He noted in his book that at a red-carpet event for “Men in Black III” in 2012, Ukranian reporter-turned-prankster Vitalii Sediuk tried to hug and kiss Smith in Moscow. Smith pushed him off and walked away momentarily, then turned around, came back and slapped Sediuk in the face.
“It was the same kind of delayed reaction that happened at the Oscars,” Tolliver said.
The Ukranian reporter, by trying to kiss Smith, was alluding to a time in the early 1990s when Smith refused to kiss another man in character for the film “Six Degrees of Separation.”
“He never lived that down and the reporter [who was later fired for other similar stunts with other celebrities] was deliberately trying to provoke him,” said Tolliver.
He said Smith was not rash or reactive at all in either case. The Oscar slap, he said, “seemed awfully performative to me. It seemed intentional... Will Smith has spent his career creating a certain persona to the public and something sort of slipped and the real person was momentarily revealed.”
He said Smith in his acceptance speech tried to “collapse” his own persona defending the honor of his wife Jada Pinkett Smith over Rock’s joke with Williams defending his family from the white tennis establishment as well as skeptics in his neighborhood in Compton.
“Will Smith does a kind of acting that makes you remember who he is,” Tolliver said. “In this film, I found him almost unrecognizable. He really disappeared into the character. I found it interesting he used that moment to make the connection between him and Richard.”
Smith, 53, has tried to convey a certain type of old-school masculinity over the years in films ranging from “Bad Boys” and “Men in Black” to “I Am Legend” to “I, Robot,” from “Hancock” to “Suicide Squad.” Over three decades, he has built a broad-based worldwide popularity that few have matched in terms of box-office success. According to The Numbers, his 29 films as lead actor have generated more than $6.5 billion in box office revenue worldwide, placing him ninth all time.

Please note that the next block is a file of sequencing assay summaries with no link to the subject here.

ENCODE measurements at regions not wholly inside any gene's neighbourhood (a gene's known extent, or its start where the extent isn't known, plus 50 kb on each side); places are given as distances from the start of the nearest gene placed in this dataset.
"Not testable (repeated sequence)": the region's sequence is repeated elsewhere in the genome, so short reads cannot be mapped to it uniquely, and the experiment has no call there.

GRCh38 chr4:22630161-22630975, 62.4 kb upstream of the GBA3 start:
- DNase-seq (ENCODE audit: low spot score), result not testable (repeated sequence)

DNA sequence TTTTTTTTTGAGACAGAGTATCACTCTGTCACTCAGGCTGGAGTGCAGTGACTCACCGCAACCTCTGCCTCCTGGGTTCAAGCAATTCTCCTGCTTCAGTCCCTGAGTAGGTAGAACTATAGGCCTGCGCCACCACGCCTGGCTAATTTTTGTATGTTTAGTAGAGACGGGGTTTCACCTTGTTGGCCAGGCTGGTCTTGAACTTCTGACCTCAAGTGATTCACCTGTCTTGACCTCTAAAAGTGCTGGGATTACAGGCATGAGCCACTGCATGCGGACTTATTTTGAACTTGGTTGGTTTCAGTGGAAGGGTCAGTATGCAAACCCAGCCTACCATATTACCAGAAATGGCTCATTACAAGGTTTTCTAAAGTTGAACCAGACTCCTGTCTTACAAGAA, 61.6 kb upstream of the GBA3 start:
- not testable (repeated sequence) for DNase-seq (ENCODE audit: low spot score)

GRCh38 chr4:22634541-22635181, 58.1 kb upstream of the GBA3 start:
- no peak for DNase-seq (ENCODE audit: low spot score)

“I spend the book explaining his appeal and how his movie choices shaped his persona,” Tolliver said. “He’s been successful in terms of knowing his audience and staying within their expectations.”
Tolliver said Smith, at this point in his life, “has achieved a kind of autonomy from his profile and reputation. Folks like him have a sense they are invincible, that they can do something that is transgressive.”
Smith is also taking on roles recently that are more socially conscious. After “King Richard,” he shot “Emancipation,” a film coming out later this year based on a true story where he plays a slave named Peter who escapes from a Louisiana plantation, outwits cold-blooded hunters and joins the Union army. The movie was originally going to shoot in Georgia but moved to Louisiana after the state passed restrictive voting laws that many opponents saw as anti-Black.
“He is no longer pursuing success for its own sake,” Tolliver said. “The Oscar is vindication for him. This can only give him confidence to move forward and take even more chances.”
Tolliver said he was struggling to find a way to finish his Smith book until the 2019 film “Gemini Man” came along, where Smith plays a retiring hitman targeted by a much younger cloned version of himself.
“I thought it was a perfect metaphor,” he said. “A younger version of Will pursuing Will. He can’t go back and be that young action hero anymore.”